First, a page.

Jefferson County was exempted from compliance from the statute only because it operated under the federal desegregation decree. Newburg Area Council, Inc., 583 F.2d at 829. Logically, if KRS 159.070 still requires that parents and legal guardians have the right to choose for their children to attend their neighborhood school, JCPS, no longer being under federal supervision and direction to desegregate, must comply with the statute.

The contention that “enroll” as used in KRS 159.070 merely confers a right to register a child in the JCPS system defies logic.

Thus, “enroll in,” in the context now discussed, reasonably means to become a student at the school nearest the child’s home.

the legislature has declared the right of every parent or legal guardian to enroll his or her child in the school nearest his or her home.

Conclusion

JCPS is the largest school district in the Commonwealth and for the past thirty-five years has developed a complex system to rid itself of the vestiges of de jure segregation; it is to be commended.

 However, the history of segregation  by itself cannot justify a judicial exemption from the statutory mandate. The day when involuntary busing was justifiable and necessary, based on the federal court’s

mandate to desegregate, ended in 2000 when the desegregation decree was dissolved. JCPS is no longer supervised by the federal courts but is once again operated by state and local authorities.

our holding requires that JCPS develop a new student assignment plan for the 2012-2013 school year that is reasonably consistent with KRS 159.070 and this Court’s opinion.

JCPS and all school districts retain the discretion to establish attendance areas and implement transportation plans limited only by reasonable compliance with constitutional and statutory law.

However, until the legislature declares otherwise, JCPS and all school districts in this Commonwealth must comply with KRS 159.070.

Based on the foregoing, the order of the Jefferson Circuit Court is

reversed and the case remanded for proceedings consistent with this opinion.

CAPERTON, JUDGE, CONCURS AND FILES SEPARATE

OPINION.

COMBS, JUDGE, DISSENTS AND FILES SEPARATE OPINION

COMBS, JUDGE, DISSENTING: This case involves only one issue

on appeal: the proper construction of KRS 159.070. Although a bevy of issues erupted at oral argument, the case remains focused on that one issue alone. The significant sentence from KRS 159.070 is the last sentence:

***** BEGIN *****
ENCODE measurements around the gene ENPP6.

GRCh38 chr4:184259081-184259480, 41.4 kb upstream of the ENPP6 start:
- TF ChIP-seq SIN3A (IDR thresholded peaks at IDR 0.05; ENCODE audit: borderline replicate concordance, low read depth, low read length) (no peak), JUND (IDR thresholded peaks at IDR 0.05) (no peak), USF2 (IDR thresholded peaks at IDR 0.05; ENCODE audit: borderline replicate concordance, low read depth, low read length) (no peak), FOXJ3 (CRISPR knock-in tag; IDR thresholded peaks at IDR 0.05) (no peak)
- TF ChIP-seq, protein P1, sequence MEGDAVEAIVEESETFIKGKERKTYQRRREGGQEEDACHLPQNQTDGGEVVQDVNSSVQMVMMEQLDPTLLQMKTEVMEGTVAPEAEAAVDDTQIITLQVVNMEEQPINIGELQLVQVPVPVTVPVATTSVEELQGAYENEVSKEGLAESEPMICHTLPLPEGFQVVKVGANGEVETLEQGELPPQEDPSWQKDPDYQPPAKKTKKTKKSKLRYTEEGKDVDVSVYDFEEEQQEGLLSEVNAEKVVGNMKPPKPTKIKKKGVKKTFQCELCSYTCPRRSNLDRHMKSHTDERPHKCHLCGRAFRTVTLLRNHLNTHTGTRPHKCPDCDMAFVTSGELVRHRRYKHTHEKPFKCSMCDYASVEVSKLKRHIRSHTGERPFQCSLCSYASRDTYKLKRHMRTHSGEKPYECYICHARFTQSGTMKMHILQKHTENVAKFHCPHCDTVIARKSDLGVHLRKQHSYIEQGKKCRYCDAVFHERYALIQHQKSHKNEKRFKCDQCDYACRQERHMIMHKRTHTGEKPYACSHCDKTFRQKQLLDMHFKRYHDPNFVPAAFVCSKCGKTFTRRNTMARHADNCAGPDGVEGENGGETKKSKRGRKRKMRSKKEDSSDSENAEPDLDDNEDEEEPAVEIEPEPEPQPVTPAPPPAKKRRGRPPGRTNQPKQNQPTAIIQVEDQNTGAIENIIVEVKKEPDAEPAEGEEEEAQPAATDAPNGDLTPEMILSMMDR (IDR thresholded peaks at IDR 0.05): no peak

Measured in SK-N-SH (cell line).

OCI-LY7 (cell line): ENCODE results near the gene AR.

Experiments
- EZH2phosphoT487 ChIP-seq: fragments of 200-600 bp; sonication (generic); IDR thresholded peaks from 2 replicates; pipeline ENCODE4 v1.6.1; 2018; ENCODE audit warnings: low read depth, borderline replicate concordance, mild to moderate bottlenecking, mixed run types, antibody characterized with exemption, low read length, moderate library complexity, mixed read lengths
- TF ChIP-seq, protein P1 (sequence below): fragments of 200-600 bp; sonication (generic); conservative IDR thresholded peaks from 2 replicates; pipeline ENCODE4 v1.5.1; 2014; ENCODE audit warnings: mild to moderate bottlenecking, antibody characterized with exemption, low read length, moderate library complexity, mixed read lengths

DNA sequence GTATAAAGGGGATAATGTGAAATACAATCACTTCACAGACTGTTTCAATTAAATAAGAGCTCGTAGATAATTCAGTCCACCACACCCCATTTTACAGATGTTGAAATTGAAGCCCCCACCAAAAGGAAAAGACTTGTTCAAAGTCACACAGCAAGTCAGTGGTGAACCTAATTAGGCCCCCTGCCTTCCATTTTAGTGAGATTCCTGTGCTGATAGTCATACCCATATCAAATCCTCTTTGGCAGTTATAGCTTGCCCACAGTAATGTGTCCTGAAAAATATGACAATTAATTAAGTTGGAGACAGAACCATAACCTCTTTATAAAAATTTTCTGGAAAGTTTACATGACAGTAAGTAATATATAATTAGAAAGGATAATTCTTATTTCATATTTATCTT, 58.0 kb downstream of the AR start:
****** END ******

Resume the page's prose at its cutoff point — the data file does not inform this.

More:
Within the appropriate school district attendance area, parents or legal guardians shall be permitted to enroll their children in the public school nearest their home. (Emphasis added.)

Much discussion occurred in an attempt to construe the word “enroll.”

The circuit court had concluded that the term enroll means “to register” – not to attend school. The majority disagrees and essentially holds that enroll should – as a matter of public policy rather than definition – encompass attendance as well as

the act of registration. However, as aptly noted by the appellees’ brief, ample caselaw demonstrates otherwise.

It is significant that the version of the statute in effect prior to its

amendment in 1990 contained the phrase, “for attendance,” providing as follows:

Within the appropriate school district attendance area, parents or legal guardians shall be permitted to enroll their children for attendance in the public school nearest their home.

(Emphasis added). The General Assembly undertook a massive overhaul of all school statutes in Kentucky after they were declared unconstitutional by the Kentucky Supreme Court in Rose v. Council for Better Education, Inc., 790 S.W.2d 186 (Ky. 1989). Although the Rose case and Section 183 of the Kentucky Constitution (upon which Rose was premised) were discussed at some length during oral arguments, Rose has absolutely no bearing on the case before us as to public policy issues. To reiterate, this is solely a case of statutory construction.

Rose was merely the vehicle for causing the statutory amendments to be rewritten by the General Assembly.

we are left to construe the language of KRS 159.070 as amended, which now leaves the term enroll stripped of the modifying prepositional phrase for attendance. Without that modifying phrase, enroll now undoubtedly connotes the mere act of registering at a neighborhood school without the mandate, assurance, or even the implication that attendance at that same school should be guaranteed.

We have no choice but to construe this statute as it is presently written and in light of the guidance provided by the 1990 amendment deleting “for attendance.”

 

Accordingly, I file this dissent. I would affirm the well-reasoned

opinion of Judge Irv Maze of the Jefferson Circuit Court.

BRIEF FOR APPELLANTS:

Teddy B. Gordon

Louisville, Kentucky

J. Bruce Miller

Norma Miller

Louisville, Kentucky

Sheila P. Hiestand

Louisville, Kentucky

ORAL ARGUMENT FOR

APPELLANTS:

Teddy B. Gordon

Louisville, Kentucky

J. Bruce Miller

Louisville, Kentucky

Sheila P. Hiestand

Louisville, Kentucky

BRIEF FOR APPELLEES:

Lisa C. DeJaco

Byron E. Leet

Louisville, Kentucky

ORAL ARGUMENT FOR

APPELLEES:

Byron E. Leet

Louisville, Kentucky